might have been done to promote any thing more than in this; there was the object of peace. At the meeting of nothing more hostile to the views of peace Pariament, he had called on ministers than what was stated with respect to mito know if any thing had been done to- nisters, when we considered the situation Fards a peace, but was answered in the of the country; we must admit then one I zative: by asking these questions re, of two changes, that through the pressure Fouing peace, he did not mean to ask of severe necessity we were obliged to fi ftate fecrets; and had ministers given humble ourselves at the feet of the enemy, in any fatisfactory answer to his quef- and were bound to receive the law at toa, be would not this day have made their hands as conquerors. From the the motion which he now had the ho- moment that overtures of an honourable nour of submitting to the House. Had kind offered, he wished that they might iley ftatcd to him, that the ambition of be as speedy as possible ; he knew, from Trance was such as precluded all ideas the state of the enemy, what was their of regotiation, they should not have situation for war, and as to himself, he heard of his motion this day; but when was as anxious for peace as any other they meant to enter on a new campaign gentleman in that House; but it was a in this situation of affairs, he found it a. peace on honourable terms. He aked guin neceffary to bring such a motion the House, whether it was proper to enforrard. He knew that, in repeating it, ter into a measure to fetter the hands of te would weary the attention of those the Executive Government? That since that heard him, nevertheless he found it his Majesty's message had been delivered his duty to press forward the objed of to that House, minifters had taken every pance. The present question might be measure consistent with the general inroduced to a narrow compass, viz. that terests of the country, and with the atten. ic mething ought to be done for the pur. tion due to her allies, to enable his Ma{ake of entering into a negotiation. Mr jefty to take any opportunity, either to Gey liere took a view of the declara- meet overtures for negotiation, or to ting of Government in December, and make such overtures as might be found tren drew a conclusion, that we ought molt expedient. That no etiquette with Lot to fand on terms of ceremony, but respect to who should make the first overapier on an immediate negociation. His ture--no difficulty in finding a mode of Majesty's deciaration had been such as making it, appeared to Government to to invite the French government to be an obstacle to negotiation, if, in other Derre; they consequently renonnced respects, there appeared to be a probacTery idea of meddling with other go- bility of its leading to just and honourSeriments, and retracted that principle able terms, the great point being whạt which once had given the hon. gentleman prospect there was of obtaining fuch lo much ofience; yet he liad confirmed terms. Measures had been taken to ascerthat which he would not acknowledge tain the fe points, and were now in train ; directly: but he has changed his ground, and if the enemy were sincere, they must and is now preparing for a new campaign, lead to a negotiation. Whether that ne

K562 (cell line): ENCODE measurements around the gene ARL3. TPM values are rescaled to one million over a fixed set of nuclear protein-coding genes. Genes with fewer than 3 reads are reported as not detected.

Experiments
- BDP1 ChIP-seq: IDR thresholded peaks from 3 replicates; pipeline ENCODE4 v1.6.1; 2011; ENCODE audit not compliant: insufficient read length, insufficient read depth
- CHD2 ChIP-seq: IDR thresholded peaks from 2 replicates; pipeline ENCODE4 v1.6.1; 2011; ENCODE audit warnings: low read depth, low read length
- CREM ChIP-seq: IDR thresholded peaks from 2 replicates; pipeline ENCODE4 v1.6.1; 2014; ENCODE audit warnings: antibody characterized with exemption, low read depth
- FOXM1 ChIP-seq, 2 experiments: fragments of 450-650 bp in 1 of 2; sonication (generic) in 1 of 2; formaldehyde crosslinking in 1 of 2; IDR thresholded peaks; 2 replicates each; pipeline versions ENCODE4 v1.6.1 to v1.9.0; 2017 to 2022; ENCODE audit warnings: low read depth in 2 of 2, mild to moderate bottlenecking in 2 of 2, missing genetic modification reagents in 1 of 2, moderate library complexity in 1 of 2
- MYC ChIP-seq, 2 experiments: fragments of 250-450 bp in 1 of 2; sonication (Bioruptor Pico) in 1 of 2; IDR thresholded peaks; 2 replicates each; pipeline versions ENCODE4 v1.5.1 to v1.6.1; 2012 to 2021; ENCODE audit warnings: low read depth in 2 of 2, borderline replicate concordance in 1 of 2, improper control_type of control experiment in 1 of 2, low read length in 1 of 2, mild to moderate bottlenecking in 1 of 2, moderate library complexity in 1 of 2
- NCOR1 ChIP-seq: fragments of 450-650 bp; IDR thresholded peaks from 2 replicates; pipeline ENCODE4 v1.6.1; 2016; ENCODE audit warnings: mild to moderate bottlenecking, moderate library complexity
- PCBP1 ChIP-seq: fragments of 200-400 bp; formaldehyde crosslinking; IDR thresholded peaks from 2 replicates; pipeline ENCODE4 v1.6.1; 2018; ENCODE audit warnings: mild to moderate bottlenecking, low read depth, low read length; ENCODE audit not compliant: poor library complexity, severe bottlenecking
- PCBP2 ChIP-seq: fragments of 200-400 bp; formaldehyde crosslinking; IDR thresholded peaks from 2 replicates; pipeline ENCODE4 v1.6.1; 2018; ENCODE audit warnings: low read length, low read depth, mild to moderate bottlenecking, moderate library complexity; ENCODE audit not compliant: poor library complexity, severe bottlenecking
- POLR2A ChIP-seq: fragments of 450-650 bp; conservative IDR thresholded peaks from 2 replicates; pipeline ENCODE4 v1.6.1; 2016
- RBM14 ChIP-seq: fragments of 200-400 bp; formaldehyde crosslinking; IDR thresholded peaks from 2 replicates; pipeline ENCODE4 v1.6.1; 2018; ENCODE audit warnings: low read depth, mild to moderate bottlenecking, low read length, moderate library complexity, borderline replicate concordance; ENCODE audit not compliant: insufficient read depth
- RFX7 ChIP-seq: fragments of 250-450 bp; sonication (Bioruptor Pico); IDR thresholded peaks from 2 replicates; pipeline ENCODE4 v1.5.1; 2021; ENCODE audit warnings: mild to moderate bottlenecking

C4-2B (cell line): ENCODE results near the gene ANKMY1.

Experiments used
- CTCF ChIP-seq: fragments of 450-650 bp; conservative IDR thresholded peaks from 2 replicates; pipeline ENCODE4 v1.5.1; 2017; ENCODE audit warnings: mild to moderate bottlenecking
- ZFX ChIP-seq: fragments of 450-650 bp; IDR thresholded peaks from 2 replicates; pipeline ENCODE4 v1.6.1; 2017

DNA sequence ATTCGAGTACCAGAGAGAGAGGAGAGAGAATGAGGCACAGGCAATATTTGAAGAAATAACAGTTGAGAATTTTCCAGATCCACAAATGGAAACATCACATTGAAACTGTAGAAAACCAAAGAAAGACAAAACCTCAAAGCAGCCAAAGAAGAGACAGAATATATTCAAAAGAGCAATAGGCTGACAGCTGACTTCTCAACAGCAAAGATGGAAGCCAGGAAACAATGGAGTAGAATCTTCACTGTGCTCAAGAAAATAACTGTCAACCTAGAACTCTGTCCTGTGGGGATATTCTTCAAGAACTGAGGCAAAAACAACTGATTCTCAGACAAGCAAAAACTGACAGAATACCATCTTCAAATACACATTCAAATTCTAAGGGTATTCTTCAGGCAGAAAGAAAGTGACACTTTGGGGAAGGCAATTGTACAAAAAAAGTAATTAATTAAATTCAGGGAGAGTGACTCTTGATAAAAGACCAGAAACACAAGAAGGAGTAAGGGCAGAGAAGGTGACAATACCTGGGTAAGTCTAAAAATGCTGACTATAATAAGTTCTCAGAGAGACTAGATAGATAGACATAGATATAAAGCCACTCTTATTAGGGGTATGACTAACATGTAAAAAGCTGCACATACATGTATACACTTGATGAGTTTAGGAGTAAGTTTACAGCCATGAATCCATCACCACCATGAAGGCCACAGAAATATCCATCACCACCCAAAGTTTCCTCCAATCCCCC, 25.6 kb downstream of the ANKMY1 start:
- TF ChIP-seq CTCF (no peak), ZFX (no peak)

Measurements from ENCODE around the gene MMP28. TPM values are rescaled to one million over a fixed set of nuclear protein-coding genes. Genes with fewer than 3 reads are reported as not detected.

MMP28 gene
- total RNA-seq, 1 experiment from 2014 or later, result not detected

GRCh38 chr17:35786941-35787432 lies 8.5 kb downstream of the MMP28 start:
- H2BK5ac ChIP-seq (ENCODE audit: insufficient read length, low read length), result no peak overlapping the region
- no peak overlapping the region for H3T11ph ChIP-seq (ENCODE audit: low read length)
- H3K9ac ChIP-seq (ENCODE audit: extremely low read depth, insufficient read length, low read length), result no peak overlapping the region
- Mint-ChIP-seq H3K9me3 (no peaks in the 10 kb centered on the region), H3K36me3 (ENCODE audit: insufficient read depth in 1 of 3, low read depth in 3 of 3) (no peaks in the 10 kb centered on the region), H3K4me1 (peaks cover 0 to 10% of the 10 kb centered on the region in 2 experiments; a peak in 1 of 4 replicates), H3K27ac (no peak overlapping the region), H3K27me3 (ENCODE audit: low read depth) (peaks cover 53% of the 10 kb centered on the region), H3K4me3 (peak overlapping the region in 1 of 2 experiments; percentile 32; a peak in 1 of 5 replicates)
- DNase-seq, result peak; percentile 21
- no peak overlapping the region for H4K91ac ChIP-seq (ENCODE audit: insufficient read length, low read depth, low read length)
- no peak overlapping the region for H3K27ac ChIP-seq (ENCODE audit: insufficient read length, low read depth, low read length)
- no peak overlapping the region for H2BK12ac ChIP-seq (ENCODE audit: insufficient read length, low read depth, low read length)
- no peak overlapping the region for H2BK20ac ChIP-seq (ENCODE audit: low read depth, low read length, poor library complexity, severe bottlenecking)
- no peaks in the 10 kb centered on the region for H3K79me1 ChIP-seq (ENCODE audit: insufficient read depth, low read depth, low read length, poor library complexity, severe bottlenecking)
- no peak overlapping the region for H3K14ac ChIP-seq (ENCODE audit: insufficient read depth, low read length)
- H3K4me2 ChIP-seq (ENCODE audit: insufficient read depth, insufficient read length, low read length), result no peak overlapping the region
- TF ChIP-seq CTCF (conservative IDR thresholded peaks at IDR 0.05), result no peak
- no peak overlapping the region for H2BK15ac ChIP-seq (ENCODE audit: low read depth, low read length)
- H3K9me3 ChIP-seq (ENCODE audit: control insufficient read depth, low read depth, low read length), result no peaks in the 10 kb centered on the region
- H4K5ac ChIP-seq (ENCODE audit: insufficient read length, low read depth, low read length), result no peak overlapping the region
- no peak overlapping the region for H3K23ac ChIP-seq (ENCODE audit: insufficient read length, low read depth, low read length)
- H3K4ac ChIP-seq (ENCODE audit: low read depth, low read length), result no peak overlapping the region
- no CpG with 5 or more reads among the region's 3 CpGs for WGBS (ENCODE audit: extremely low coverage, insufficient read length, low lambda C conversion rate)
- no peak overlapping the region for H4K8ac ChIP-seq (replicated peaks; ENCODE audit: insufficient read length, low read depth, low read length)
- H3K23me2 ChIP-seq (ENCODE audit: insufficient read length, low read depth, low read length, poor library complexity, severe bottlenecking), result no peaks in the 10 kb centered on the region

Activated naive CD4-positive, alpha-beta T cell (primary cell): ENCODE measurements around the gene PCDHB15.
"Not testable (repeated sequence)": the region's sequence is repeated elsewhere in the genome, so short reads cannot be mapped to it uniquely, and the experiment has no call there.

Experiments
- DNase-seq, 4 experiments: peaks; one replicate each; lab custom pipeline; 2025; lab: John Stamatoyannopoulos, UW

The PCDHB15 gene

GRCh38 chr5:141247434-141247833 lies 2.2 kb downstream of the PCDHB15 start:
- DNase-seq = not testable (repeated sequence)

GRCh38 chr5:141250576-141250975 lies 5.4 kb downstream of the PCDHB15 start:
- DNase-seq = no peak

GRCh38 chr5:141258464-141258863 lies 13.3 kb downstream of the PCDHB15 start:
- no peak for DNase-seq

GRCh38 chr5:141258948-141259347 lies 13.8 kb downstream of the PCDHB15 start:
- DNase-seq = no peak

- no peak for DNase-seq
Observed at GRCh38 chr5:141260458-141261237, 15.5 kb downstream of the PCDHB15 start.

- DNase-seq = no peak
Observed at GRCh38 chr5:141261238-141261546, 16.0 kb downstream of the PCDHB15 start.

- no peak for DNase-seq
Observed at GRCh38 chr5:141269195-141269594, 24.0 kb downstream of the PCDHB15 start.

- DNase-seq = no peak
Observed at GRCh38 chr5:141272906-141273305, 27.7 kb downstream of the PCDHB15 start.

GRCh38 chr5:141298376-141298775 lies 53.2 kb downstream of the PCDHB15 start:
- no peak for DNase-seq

gotiation would lead to peace he could than the most ftrenuous refiftance, in renot fay, because that depended upon laxing their exertions. Reason has too whether the exhaufted state of the enemy little to do in the government of the would incline them to set on foot that ne- world, and justice and moderation must gotiation with a view to a peace, very often yield to power and lawless_might. different, as to the terms of it, from any But let us manifest to France, to Europe, which their public declarations had, for and to the world, a spirit of moderation a long time patt, seemed to indicate : if -and let us this night address his Mathis was not the case, he must say a fpeedy jesty to commence a negotiation with the peace was impossible. Having stated mat- Republic of France.--I say the Republic ters as far as consistent with his duty, he of France ; for there is more in names bowed he should not be asked, on a future than one would sometimes be apt to imaday, such questions as he had heard be- gine.” Allowing minifters all the confore in that Houfe. As to the motion, fidence they could defire, Mr Fox infifthe gave it his direct negative.